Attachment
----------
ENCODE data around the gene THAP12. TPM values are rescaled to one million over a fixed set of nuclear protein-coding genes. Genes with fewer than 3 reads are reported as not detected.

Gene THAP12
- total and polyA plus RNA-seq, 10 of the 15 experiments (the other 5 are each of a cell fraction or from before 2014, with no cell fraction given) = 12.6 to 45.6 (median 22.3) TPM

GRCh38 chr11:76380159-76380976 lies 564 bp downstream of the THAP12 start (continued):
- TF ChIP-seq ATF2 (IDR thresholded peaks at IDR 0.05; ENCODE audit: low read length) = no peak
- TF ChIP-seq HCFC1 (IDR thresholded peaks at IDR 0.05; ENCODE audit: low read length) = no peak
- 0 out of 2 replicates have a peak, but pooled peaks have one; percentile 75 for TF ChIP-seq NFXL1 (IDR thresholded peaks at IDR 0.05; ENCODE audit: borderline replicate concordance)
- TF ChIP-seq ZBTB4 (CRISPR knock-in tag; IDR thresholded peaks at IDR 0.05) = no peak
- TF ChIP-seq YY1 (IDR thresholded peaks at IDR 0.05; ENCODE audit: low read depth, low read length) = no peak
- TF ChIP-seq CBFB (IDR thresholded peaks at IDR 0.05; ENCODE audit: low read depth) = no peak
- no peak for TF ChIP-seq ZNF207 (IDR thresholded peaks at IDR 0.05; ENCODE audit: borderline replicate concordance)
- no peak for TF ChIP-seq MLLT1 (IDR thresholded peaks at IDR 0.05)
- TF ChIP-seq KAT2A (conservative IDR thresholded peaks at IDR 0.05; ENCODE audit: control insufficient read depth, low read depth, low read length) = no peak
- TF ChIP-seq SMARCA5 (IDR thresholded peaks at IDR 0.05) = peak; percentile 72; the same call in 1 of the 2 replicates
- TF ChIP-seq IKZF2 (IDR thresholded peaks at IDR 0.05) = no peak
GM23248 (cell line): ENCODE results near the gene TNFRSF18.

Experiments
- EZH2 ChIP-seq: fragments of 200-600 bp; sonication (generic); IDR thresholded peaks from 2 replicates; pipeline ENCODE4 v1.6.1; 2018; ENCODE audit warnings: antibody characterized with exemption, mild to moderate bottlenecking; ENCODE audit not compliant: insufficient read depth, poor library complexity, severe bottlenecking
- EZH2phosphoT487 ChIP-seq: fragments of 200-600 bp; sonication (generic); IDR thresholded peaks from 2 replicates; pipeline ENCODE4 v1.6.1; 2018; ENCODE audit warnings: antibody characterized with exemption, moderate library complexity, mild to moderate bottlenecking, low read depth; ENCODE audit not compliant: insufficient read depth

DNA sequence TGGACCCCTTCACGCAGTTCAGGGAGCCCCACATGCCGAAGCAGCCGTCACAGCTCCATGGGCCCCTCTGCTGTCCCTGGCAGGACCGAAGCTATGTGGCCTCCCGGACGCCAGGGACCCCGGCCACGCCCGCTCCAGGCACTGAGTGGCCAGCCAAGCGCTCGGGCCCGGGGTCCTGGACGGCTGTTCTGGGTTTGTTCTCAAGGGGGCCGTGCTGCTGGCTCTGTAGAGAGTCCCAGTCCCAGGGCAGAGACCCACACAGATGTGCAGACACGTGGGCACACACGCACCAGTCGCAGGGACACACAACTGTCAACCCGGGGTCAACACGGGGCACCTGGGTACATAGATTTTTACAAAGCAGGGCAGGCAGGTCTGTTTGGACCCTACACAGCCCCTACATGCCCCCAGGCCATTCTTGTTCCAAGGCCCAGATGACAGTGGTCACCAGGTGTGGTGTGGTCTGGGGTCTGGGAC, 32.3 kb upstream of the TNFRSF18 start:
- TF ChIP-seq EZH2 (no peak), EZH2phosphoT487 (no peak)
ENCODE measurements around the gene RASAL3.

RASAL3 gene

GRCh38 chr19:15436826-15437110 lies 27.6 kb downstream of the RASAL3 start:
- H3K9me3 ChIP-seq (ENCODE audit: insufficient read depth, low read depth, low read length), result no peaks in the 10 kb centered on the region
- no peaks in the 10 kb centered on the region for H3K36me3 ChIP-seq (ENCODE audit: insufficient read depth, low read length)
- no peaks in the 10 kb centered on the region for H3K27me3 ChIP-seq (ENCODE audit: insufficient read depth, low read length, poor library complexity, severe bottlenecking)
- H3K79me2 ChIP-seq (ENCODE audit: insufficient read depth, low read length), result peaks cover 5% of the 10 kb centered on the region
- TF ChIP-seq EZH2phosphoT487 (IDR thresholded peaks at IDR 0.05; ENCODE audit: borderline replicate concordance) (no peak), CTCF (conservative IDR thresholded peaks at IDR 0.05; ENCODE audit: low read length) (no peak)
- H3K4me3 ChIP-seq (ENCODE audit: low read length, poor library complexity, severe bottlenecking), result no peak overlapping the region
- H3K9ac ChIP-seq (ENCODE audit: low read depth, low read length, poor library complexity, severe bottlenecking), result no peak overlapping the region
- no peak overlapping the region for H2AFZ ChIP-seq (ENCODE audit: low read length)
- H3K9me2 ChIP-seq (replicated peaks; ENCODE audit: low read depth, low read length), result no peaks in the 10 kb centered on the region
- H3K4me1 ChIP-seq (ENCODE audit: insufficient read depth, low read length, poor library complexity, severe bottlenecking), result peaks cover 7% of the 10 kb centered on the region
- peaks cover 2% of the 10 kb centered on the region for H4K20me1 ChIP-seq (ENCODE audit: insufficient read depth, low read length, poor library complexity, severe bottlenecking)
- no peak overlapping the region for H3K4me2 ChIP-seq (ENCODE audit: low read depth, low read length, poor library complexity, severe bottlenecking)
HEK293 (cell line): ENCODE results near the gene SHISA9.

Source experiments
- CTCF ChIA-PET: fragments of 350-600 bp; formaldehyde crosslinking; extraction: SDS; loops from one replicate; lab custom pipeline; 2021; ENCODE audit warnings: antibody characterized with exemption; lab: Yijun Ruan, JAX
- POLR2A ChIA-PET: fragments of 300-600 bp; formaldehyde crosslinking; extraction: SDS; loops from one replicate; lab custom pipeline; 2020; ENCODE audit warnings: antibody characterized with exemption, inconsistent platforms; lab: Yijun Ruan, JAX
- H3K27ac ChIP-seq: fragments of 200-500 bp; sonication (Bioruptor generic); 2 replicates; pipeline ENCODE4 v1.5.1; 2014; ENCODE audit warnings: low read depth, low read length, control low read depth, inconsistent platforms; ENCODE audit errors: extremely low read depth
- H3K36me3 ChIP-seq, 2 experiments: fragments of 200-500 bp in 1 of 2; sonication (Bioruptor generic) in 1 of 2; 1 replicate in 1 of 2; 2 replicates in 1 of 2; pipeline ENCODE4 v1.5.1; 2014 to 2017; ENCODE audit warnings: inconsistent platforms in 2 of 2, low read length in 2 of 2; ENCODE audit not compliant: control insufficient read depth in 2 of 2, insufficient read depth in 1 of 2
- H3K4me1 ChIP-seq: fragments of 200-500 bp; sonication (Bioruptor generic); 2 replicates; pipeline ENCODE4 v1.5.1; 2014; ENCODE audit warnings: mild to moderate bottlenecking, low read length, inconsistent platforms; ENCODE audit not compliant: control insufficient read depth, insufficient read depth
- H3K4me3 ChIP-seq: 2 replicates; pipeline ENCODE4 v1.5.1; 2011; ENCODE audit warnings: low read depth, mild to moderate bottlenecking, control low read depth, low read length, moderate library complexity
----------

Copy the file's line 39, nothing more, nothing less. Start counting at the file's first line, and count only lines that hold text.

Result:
- CTCF ChIA-PET: fragments of 350-600 bp; formaldehyde crosslinking; extraction: SDS; loops from one replicate; lab custom pipeline; 2021; ENCODE audit warnings: antibody characterized with exemption; lab: Yijun Ruan, JAX